Workload and nutritional monitoring in sports
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Department of Life Sciences, School of Sciences, European University Cyprus, Nicosia, Cyprus
Department of Nutritional Sciences and Dietetics, School of Health Sciences, International Hellenic University, Thessaloniki, Greece
Publication date: 2022-06-01
Public Health Toxicol 2022;2(Supplement Supplement 1):A160
Workload monitoring and determination in sports contributes significantly to the smooth management of training load. There has been widespread use of advanced systems for locating and determining athletes’ instant positioning and space-time alterations in recent years. Athletes’ monitoring systems during training and competition are used routinely, particularly in high-performance sport. Practitioners in elite sports are required to collect, analyze, and interpret information on their athletes. Recorded biometrics during training and games/ events, athletes' response to the training/competition stimulus, perceptual stressors and readiness level, subsequent training prescription, and implementation of other applications are also determined towards a holistic external and internal workload determination approach. Proper nutritional monitoring and intervention could prevent overtraining and maladaptation by maintaining energy balance. Nutritional strategies during high workloads require:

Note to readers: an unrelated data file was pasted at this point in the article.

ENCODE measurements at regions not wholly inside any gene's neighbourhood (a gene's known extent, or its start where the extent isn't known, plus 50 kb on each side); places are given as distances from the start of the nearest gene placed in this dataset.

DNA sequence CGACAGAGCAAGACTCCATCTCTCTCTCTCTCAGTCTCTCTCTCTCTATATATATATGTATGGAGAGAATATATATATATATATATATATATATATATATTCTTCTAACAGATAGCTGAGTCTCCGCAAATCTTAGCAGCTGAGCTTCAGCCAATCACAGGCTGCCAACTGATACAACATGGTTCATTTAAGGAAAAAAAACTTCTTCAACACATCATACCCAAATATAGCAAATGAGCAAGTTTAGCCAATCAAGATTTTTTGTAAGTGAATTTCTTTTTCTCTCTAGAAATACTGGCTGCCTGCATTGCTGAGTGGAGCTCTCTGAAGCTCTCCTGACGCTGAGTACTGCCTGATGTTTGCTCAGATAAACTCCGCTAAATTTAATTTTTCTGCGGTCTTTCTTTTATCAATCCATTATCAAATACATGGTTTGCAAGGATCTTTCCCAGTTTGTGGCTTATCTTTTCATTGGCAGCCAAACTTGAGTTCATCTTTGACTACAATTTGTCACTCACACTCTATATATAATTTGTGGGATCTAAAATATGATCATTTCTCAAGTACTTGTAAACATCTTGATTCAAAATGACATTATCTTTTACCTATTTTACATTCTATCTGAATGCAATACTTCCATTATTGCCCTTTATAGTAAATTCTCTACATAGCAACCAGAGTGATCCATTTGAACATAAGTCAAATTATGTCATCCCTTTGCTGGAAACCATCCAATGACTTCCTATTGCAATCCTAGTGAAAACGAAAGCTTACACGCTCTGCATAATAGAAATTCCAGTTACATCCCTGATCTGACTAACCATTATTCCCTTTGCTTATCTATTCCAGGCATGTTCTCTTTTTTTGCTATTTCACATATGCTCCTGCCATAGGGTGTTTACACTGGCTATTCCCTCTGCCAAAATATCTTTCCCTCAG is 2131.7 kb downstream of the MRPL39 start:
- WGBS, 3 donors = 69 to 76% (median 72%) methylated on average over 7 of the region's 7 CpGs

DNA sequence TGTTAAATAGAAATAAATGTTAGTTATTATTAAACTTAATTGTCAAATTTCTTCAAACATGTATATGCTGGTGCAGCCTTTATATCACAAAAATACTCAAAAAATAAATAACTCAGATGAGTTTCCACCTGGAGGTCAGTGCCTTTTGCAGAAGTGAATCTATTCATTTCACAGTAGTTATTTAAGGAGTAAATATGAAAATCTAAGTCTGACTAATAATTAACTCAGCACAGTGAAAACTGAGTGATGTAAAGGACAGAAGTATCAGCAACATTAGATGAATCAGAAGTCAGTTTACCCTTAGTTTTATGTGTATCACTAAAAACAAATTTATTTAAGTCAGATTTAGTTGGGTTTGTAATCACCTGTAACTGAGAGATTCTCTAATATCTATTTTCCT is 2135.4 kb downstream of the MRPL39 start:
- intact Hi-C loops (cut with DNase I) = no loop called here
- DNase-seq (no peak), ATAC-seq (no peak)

a) energy intake >30 kcal∙kg-1;
b) adequate amounts of carbohydrates (6-10g∙kg-1), and/or carbohydrate loading (8-12g∙kg-1);
c) sufficient amount of proteins (1,2 - 1,6g∙kg-1); and
d) vitamin D (100mg) from Autumn to Spring.
Moreover, abundant amounts of antioxidants, vitamins and minerals, especially iron and selenium, and also probiotics are deemed necessary. The current seminar aims to present the physiological requirements and capacities of elite athletes, the development and utilization of new technologies for workload monitoring in sports and its utilization in performance optimization and management of injury risk. In addition, it provides a thorough overview of the contemporary systems, applications and evidence in athlete monitoring as well as applied examples of best practice from high-performance sport. In particular the science underlying athlete monitoring approaches, general principles of application, and best implementation practices are presented.

  • Presentation of current major technologies and applications in athletes monitoring;
  • Determination of external and internal workload measures in footballers;
  • Presentation of footballers’ self-report measures on perceptual well-being;
  • Determination of objective and subjective measures of ‘readiness to train/compete’;
  • Analysis, interpretation of real workload data and utilisation in training prescription.

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